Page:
Let’s consider a brand likes Porsche. If Porsche wanted to increase sales then one option would be aggressive price discounts. Reducing prices would most likely result in a short-term increase in sales, but would also erode the prestige that Porsche has established over many years. The end result would be conflicting messages and an eroded brand that would adversely impact sales and reputation into the future.

A holistic marketing approach would understand the strengths of the brand and provide strategies that do not erode an organisation’s value.

Retail is experiencing a similar issue in Australia, where the focus has been on price rather than service.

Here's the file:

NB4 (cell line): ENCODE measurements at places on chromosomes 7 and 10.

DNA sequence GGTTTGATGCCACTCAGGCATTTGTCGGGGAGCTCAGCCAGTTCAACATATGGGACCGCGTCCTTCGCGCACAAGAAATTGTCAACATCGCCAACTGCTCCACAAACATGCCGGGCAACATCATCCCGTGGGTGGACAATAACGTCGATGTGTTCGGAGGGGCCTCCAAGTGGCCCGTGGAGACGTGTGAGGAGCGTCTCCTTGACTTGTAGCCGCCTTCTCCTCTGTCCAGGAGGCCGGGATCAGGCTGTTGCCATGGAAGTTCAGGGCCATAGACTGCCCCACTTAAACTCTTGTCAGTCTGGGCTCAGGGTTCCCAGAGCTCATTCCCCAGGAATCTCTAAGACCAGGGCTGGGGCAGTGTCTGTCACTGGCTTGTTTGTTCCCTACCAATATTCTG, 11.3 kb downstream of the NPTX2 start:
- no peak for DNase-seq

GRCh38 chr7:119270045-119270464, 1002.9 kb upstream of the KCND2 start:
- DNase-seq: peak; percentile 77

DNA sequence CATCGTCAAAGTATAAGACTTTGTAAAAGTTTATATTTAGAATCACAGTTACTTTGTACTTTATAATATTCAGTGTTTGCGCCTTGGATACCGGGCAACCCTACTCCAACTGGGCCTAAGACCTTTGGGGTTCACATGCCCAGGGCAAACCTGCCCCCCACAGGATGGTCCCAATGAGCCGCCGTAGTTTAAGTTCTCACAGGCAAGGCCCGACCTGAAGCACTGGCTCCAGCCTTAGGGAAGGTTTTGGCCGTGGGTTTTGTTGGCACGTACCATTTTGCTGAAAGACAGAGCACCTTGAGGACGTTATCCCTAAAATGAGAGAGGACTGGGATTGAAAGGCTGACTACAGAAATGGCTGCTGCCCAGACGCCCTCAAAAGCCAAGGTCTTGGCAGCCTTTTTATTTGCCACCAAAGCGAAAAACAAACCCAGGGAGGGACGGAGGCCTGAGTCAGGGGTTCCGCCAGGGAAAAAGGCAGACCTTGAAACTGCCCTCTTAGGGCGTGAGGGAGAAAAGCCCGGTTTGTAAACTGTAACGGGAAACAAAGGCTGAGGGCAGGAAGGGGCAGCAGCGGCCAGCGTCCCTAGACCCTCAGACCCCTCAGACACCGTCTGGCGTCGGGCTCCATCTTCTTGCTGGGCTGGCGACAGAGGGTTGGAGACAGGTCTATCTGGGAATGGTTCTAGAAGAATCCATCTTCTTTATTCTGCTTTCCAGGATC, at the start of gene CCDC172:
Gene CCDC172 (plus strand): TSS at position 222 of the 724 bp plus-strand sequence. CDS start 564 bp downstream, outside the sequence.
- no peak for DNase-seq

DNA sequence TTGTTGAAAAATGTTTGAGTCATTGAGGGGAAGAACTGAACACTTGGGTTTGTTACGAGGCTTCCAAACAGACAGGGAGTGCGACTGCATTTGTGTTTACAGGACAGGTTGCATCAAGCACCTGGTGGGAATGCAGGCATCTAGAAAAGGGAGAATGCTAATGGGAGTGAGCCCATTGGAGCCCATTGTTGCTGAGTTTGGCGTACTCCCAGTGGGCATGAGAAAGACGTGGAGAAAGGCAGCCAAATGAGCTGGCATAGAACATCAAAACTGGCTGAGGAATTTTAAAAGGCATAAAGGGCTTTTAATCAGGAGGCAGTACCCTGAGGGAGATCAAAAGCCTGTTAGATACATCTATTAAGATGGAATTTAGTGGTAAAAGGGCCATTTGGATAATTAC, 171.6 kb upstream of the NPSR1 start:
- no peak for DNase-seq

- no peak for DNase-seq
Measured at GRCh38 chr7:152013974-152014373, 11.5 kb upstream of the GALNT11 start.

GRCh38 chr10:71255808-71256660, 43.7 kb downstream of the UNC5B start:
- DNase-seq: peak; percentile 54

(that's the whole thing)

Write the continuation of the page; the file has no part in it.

There was a time when shoppers travelled to Myer to experience its highly regarded levels of service. Over time a focus on reducing prices resulted in staff reductions and a lower level of service, making Myer just another department store.

Along came online stores, who can undercut traditional retailers because they do not have the same cost pressures.

Unfortunately, retailers have focused predominately on price, without leveraging the strengths provided by a store presence. The result is an erosion of their unique selling proposition, or the attributes that distinguish one organisation from another. Retail needs to focus on the experience: service, personalisation and where shoppers are able to see what they want to buy.

Don’t damage your brand

While a standard definition of marketing is unlikely to be agreed upon soon – it is time to recapture what marketing is and the value it provides.

Don’t risk your organisation with providers who fail to understand the bigger picture and do not provide the steps to get you there.

Success starts with strategy – know what you want to achieve and then plan the steps required to get you there.